My real life experience with depression

written by Stephanie Eberle

Woman Writing Diary Journey Travel Concept

Credit: Bigstock

My name is Stephanie Eberle and I am a 23-year-old retail assistant living in Sydney, trying to find my way in life. I am also diagnosed with severe clinical depression, generalised and social anxiety and panic disorder.

My depression has had a major effect on my life but it has never stopped me from living and loving. I have lived through the deepest, darkest phase of my life and I have found my way out and continue to find my way into a better place.

It all started when I was 13 years old, back when the trend was dark clothes, dark music and the social-media platform Myspace. It was as though it was somehow cool to be depressed without really feeling depressed. So I guess you can see why I might have thought it was just a phase and didn’t want to reach out for help.

I remember lying in bed and crying, crying for no good reason, always imagining myself in someone else’s shoes or living a completely different life.

As years went by, my depression deepened and I found myself in a very bad headspace. Taking my life was a constant thought; hope for a happier life felt completely out of reach for me and death was always at the very forefront of my mind.

In 2012, I made the decision to end things. I was over living: I was over feeling sad for no good reason, over worrying and over the constant anxiety. I felt that no one understood, like no one truly cared.

At that time I was also engaged to my now husband. Don’t get me wrong: life was good, love was beautiful and I was healthy. I just couldn’t shift that desire to disappear — and that is what depression is.

I have lived through the deepest, darkest phase of my life and I have found my way out and continue to find my way into a better place.

I came home from work one day and thought to myself, “This is it. This is the day I take my life.” I had it all planned out, from what time I was going to do it to where I was going to do it and how I was going to make it happen. It was an exhilarating feeling, thinking that finally I could take myself away from the hell I was living inside my own head.

Try holding something like that inside for an entire day — it was almost impossible. The frustration inside me was building; I was feeling anxious and didn’t want to wait until the desired time; I couldn’t wait for everyone to go to bed. And then I burst: I broke down, becoming an inconsolable mess, and confessed my plans to my fiancé. Just as I suspected he would, he drove me straight to the closest hospital.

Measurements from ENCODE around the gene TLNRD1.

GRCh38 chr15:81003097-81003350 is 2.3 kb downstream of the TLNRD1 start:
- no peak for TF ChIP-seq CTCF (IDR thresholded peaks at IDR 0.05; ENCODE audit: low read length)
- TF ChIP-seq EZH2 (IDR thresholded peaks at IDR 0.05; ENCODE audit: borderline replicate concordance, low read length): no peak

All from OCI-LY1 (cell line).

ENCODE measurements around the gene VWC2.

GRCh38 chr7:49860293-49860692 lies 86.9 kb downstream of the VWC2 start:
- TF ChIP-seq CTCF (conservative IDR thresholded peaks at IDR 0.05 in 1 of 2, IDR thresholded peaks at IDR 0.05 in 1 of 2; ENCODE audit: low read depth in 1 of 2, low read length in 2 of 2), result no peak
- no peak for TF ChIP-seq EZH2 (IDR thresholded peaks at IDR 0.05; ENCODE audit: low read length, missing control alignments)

After hours of waiting in the emergency room, I was taken in to speak to a social worker, who took me into the psych ward where I’d stay until they thought it was safe to release me. My experience in that ward was like nothing I had ever experienced: lying in a bed surrounded by four blank walls, doped up on drugs. I felt like I was in prison for feeling depressed — but I needed that.

They contacted my father, who arrived shortly after. I was angry that they had called him without my consent but also grateful as he was able to see me at my lowest. I felt like we really connected that day; after all, it’s not that no one cared about me, as I thought; it’s that I wouldn’t let anyone care about me. I didn’t reach out to those who loved me, which made it impossible for them to help me.

After I was released, I went on a mission to achieve happiness: talking to different psychologists, trying different medications, doing everything I believed I could to make my life better.

It was never easy. Depression isn’t something you can turn on and off like a light switch; it’s a darkness that consumes you daily and something you need to really work on internally.

But, as the years have gone by, I have finally found myself in a better place: reaching out to professionals, opening up to my loved ones and doing things that make me feel good have made it a lot easier to cope with.

I do not claim to be recovered, but being able to really understand my depression has been a massive step towards recovery. You have to realise that not everyone’s experience is the same. Depression can be caused by many factors and mine happens to be a chemical imbalance, something that runs in my family.

After years of studying my own mental health, I am now at a point where I can manage it and live in a content state of mind.

I use writing and expressing myself creatively to cope; I also find that speaking up and reaching out to others who suffer helps me overcome my own struggles. I think that’s what you need: a passion in your life. When you’re depressed, it’s hard to find passion inside yourself, but I’ve always used my depression as inspiration for helping others and writing. Because it’s raw, it’s real; it’s relatable.

Exercising is also another major thing that has helped. I began running every day and it not only improved my mental health but also my overall wellbeing. Exercise, you see, increases endorphins — chemicals in the brain that carry mood-lifting properties — so, once you get yourself active, those endorphins start flowing. I find that it’s a healthy, natural high that promotes a happier, more positive attitude.

I’ve also been eating healthy foods that make me feel good inside, drinking water and enjoying all the natural wonders the world has to offer.

Through using all these methods I’ve been able to really shift my depression to the very back of my mind and minimise the negative feelings. Now, at 23, I’m healthy, happily married and building my first home with my husband, continuing down the road of self-love and recovery.


Give yourself the health check-in you deserve - visit our Wellbeing Directory

Like what you read? Sign up for a weekly dose of wellness


depression Mind mental illness

 

Stephanie Eberle